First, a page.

Things to do in lockdown: Write Your name in many languages

“If you are an African, African languages are your mother tongue. Language is one thing. Feel free to use all the vocabulary you have and test it out. It is not about how many languages you know it is about how much language you know.” Pule Welch

This multilingual actor, comedian, clown, rapper, poet, story-teller and to be doctor in linguistics was a great inspiration. He spoke directly to the psycho-linguistic blockages of mono-lingualism amongst the diverse people of Africa and directly to me. I want to communicate with all of humanity.

He reminded me of the Flaaitaal spoken in Sophiatown of the 50s, where a combination of Zulu, Venda, Sotho, Xhosa and Afrikaans could find itself in one sentence. “Identity is intersectional,” he said.

At the intersection of Southern Africa’s diverse people a group of cunning linguists develop a Southern African Azanian writing system. They called it Isibheqe, named after the beaded love letter of the Zulu tradition. It is useful to all the Sintu languages and it is centralised in an Azanian phonology. “That is a shift,” he said.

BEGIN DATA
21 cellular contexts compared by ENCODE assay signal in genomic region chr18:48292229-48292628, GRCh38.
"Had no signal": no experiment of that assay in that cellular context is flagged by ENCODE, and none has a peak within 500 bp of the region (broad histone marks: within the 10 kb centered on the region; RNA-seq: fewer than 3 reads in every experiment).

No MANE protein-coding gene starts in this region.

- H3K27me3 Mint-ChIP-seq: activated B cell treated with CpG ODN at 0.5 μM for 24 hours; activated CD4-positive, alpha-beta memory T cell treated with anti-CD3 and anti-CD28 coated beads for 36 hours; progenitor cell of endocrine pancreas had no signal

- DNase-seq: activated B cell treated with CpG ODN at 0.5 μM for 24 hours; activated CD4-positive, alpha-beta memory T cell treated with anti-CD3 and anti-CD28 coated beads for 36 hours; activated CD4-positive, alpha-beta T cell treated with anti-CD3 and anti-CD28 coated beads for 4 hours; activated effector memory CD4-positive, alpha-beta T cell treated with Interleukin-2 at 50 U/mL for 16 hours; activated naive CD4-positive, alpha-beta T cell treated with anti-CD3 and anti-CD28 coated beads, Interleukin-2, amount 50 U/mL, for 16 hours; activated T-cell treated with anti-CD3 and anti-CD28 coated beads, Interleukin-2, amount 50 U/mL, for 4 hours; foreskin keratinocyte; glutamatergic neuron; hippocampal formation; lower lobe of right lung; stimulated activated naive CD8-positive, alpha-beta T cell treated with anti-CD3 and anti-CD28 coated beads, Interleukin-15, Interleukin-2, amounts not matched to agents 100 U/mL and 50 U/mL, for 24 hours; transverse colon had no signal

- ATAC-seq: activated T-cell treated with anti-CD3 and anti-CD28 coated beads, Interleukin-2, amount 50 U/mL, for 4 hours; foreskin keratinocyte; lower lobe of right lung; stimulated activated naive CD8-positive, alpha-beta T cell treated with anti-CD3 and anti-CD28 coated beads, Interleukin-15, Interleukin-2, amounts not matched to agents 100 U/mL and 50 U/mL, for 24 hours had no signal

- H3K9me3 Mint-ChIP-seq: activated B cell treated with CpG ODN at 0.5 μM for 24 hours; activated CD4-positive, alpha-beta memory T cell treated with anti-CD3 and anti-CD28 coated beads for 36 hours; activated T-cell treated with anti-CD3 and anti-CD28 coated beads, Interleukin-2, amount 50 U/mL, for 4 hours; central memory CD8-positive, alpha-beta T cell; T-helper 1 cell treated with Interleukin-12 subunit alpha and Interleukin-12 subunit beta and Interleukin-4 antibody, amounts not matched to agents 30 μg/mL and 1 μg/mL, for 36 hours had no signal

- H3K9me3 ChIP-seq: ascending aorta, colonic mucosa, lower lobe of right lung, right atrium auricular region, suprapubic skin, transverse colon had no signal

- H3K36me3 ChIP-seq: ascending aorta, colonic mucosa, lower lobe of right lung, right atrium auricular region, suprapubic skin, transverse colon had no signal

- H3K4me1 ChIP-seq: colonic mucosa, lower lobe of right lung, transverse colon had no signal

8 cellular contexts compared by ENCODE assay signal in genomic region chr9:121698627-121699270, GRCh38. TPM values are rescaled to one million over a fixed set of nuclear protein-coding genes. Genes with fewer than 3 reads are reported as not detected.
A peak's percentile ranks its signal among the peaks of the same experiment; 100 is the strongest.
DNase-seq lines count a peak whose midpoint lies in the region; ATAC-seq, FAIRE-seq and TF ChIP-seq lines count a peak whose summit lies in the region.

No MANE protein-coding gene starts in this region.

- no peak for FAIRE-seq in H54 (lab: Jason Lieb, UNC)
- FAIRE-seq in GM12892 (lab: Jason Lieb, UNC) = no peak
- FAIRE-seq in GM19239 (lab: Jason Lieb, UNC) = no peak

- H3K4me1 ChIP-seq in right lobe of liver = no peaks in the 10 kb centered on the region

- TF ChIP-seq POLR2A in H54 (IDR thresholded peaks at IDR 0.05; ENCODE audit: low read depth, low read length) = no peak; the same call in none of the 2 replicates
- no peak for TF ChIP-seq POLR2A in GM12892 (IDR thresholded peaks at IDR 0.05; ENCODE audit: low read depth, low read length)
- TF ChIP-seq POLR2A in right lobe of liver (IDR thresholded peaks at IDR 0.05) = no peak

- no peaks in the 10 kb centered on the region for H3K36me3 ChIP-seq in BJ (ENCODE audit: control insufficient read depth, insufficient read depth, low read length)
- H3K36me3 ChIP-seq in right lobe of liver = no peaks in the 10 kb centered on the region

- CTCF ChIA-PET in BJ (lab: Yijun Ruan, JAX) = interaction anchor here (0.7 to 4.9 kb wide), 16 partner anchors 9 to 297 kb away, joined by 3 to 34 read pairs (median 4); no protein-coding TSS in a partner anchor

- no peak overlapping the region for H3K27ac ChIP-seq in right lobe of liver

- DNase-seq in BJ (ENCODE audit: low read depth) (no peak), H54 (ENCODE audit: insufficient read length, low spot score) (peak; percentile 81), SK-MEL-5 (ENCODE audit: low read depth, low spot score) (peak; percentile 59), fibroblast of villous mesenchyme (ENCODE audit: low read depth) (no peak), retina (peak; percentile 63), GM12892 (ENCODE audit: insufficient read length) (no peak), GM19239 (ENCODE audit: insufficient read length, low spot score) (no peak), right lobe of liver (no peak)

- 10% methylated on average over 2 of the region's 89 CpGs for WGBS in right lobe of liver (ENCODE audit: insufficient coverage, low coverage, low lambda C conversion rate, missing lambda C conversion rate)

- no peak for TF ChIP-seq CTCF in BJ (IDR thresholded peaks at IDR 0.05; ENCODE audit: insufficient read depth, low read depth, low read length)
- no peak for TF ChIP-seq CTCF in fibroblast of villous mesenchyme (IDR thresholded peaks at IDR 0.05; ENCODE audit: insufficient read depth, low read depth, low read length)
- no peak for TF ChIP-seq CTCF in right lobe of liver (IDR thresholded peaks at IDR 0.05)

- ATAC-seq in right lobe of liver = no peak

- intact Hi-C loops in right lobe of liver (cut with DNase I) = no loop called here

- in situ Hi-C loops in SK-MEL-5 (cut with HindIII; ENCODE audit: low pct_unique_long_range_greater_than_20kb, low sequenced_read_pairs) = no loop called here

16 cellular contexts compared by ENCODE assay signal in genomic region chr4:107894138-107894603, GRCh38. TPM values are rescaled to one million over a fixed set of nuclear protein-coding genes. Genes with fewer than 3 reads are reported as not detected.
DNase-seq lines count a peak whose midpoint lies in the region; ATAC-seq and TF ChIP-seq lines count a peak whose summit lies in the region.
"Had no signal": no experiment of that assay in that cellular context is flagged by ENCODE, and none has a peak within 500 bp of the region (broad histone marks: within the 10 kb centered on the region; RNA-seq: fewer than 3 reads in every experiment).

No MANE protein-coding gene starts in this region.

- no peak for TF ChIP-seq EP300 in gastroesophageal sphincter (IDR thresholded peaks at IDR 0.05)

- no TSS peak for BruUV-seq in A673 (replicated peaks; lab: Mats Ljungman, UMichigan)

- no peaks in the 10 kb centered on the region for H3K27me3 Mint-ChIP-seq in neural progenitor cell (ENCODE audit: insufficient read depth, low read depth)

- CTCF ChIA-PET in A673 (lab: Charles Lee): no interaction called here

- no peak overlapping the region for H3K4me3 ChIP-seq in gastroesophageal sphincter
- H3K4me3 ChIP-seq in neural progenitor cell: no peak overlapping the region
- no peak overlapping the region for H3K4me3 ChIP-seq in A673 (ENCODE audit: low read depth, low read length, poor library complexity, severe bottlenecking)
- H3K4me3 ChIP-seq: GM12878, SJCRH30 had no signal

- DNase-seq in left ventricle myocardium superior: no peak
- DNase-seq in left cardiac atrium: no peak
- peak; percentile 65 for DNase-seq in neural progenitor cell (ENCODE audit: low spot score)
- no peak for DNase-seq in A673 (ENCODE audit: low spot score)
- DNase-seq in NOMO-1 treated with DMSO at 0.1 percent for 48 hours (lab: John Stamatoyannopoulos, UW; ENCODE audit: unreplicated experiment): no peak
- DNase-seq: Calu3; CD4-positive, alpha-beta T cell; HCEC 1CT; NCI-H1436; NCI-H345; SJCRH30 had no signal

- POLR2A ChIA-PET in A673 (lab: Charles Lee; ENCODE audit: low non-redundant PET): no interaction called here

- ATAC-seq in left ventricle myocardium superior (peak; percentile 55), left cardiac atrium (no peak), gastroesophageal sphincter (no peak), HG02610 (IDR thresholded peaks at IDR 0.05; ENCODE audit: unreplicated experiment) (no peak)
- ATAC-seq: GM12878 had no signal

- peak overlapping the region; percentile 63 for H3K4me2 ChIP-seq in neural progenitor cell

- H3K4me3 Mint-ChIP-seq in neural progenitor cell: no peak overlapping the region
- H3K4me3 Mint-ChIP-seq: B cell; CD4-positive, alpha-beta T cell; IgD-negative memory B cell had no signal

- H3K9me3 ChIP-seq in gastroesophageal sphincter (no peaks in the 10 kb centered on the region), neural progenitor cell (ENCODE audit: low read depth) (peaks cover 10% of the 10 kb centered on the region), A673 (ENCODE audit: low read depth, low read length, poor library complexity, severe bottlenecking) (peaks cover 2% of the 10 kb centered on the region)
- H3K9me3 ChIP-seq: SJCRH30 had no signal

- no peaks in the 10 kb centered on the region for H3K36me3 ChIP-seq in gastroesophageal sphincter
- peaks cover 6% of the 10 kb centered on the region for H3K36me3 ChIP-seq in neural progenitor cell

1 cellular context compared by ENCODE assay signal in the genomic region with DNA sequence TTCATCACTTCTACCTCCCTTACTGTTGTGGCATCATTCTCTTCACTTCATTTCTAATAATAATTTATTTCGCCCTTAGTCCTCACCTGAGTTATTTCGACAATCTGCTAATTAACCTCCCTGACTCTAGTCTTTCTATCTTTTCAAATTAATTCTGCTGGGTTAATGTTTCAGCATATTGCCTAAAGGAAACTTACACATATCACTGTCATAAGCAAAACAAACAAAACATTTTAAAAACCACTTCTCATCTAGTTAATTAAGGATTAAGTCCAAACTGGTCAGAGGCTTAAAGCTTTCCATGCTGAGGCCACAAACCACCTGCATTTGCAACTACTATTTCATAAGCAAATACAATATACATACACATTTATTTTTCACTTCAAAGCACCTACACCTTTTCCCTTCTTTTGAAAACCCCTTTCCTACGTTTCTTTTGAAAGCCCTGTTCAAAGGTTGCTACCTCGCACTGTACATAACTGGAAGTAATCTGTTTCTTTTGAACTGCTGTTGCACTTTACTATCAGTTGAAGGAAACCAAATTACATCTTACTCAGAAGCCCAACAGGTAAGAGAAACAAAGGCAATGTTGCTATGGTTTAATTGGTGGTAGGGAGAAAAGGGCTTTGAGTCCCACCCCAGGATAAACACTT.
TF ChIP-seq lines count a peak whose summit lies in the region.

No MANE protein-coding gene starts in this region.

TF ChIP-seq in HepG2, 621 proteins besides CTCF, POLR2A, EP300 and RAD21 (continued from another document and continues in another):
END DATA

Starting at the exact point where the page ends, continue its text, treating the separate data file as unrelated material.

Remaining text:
Let’s take this shift ::: >< ::: I come from a diverse land in itself – KwaZulu, Natal, little India where my Latin name Struan Douglas is used and Stru for short :

The Patronymic form of my name is traced to the Highlands. In Scot Gaelic my name might be written Sruthan Stiùbhard Dùghlas Roibeartson

In Arabic I am قوي دوغلاس
In Ge’ez I am ስትሩኣን ዾኡግላስ

The Greeks pronounce my name Strouan Ntagklas. Greeks write itΣΤΡΟΥΑΝ ΝΤΑΓΚΛΑΣ

The Chinese pronounce my name Sī tè lā·dàogélāsī and write 斯特拉·道格拉斯

The Japanese pronounce it Sutoruandagurasu and write it ストルアンダグラス

And in the S’into languages it is pronounced same as Japanese Sutoruandagurasu

In Isibheqe it is written thus:

Suturuna Dugalasu

To learn more about writing in Isibheqe go ahead and visit the website

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